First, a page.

Bulls and Time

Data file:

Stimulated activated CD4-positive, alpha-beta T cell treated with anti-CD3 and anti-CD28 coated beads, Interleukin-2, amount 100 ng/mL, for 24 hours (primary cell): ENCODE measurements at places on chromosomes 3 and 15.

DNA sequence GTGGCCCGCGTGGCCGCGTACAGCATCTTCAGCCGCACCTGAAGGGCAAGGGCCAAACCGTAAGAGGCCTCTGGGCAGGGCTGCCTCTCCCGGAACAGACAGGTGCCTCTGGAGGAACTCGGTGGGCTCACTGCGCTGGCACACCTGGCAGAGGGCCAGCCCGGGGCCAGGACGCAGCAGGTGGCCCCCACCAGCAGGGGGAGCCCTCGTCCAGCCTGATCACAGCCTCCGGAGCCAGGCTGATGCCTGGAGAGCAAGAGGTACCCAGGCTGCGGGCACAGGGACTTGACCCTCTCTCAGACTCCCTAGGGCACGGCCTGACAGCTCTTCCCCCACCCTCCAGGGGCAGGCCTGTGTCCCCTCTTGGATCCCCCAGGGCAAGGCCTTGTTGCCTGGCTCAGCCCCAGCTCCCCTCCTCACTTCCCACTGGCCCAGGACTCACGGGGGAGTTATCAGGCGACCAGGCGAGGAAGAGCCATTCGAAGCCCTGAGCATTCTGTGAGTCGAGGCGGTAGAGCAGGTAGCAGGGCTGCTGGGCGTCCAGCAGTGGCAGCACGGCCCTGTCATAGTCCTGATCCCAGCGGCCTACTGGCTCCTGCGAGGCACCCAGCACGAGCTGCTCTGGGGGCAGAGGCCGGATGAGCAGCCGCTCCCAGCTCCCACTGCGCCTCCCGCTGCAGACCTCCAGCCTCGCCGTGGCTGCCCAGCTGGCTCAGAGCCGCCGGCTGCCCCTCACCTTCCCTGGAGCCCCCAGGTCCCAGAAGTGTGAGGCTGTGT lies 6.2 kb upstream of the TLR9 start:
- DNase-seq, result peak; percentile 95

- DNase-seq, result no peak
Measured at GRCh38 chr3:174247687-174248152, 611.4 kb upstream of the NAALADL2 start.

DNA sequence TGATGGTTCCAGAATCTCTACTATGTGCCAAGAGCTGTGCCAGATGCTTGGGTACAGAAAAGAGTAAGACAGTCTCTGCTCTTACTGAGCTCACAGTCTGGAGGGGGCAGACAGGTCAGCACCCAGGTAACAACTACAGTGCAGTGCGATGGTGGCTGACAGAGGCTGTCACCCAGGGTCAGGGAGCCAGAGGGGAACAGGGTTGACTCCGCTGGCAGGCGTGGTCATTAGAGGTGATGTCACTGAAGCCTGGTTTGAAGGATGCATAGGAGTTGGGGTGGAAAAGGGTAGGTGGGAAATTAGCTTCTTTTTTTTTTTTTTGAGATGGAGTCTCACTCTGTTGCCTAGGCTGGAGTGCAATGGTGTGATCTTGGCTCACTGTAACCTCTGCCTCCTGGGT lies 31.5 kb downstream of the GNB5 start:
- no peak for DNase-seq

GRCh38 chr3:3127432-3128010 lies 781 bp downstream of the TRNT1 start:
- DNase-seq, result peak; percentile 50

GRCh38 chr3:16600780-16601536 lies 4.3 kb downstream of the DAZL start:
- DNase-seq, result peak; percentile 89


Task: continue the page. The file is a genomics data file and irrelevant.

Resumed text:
Yesterday I was in Ronda with my students. Ronda is celebrating its fiestas these days and yesterday was the "corrida goyesca", the celebrated bullfight where the matadors dress up in early 19th century garb (based on Goya's drawings, thus the term goyesca) and go do their thing in the oldest bullring in Spain for a crowd of tourists mixed in with the who's who of Southern Spain along with a splattering of famous actors, singers, second rate nobility, etc. Manolo offered me a ticket, but I have seen my last bullfight, having decided that the arguments in its defense are spurious and unconvincing. (Not all traditions are worth preserving, evidently; any argument that invokes cultural essentialisms is automatically suspect; it is simply not true that the toro bravo would go extinct if it weren´t for bullfighting-haven´t these people ever heard of nature preserves?) Unfortunately for the enthusiasts and the ticket scalpers, yesterday´s event was not what they were hoping for, as Cayetano Rivera Ordoñoz had been stomped by a bull two days earlier in Palencia, pulling him off of the cartel and thus spoiling the debut of the traje de luces Armani designed especially for Cayetano, his favorite male model. (Armani in the bullring-new heights, lows?, in decadence...) In any case, it was a chilly day in Ronda, but the students, as always, were quite impressed with the town´s beauty and its peculiar setting atop the gorge that splits the city in two. Manolo´s Amigos del Rocío group joined us, along with Pilar Ila and a few others, and they all added plenty of good cheer to the excursion. A big group of us had lunch together, and I and several others had migas a la rondeña (a little bit like turkey stuffing, but topped with a slice of Spanish ham and a fried egg) and then ox tail. A rather wintery menu, but justified by the cold wind. We got back to Málaga a little late and Waldo was anxious for a walk when I came in the door. Arcas had given him his midday walk, but I had hoped to be back by 9:30 and it was almost 11:30 when I walked in. So we had a nice long stroll and I stopped by Antonio and Pilar´s on the way back and got to say hello to Diego Guzmán, the theatre director who has helped us out with internships. Last week I started reading a novel by Javier Cercas, a novelist who has received good reviews from the critics, but whose work was unknown to me. So I was pleased this morning to find his article in El País´ Sunday magazine, in which he reflects some on our contemporary obsession with youth. At one point he describes himself as old. He´s 46. I don´t know how serious he was being, but in any event, it made me think for a moment about how I feel about age on the cusp of 50. I feel young. I write that feeling a little squeamish, because it sounds like I´m a character in an advertisement for some product marketed by one of the big pharmaceutical companies. And more squeamishly still: this no doubt has to do with some "life style" changes I´ve made in recent years. Life style, ugghhh! I really do hope to get through life without having a style, so I need to energetically repudiate that statement. Regardless, some things are true, and it´s no doubt true that what we do, how we live, etc. impacts how we feel. Brilliant! Sorry, but sometimes the obvious stuff is important. Who knows, maybe it's even simpler than I pretend. Or maybe not. Maybe it's just physiological. Or maybe I feel young because I have been very successful at staying in a state of complete denial regarding my mortality, the clock ticking down, the definitive finality of my impending unbeing. Just like a little child in a tantrum: no, no, no, I don´t care about reason, about evidence, about universal truth. And besides, a slightly older child might argue: so what? There is nothing to be done. Maybe I´ve accepted the truth. I really don´t know. Guess it depends on how I´m feeling.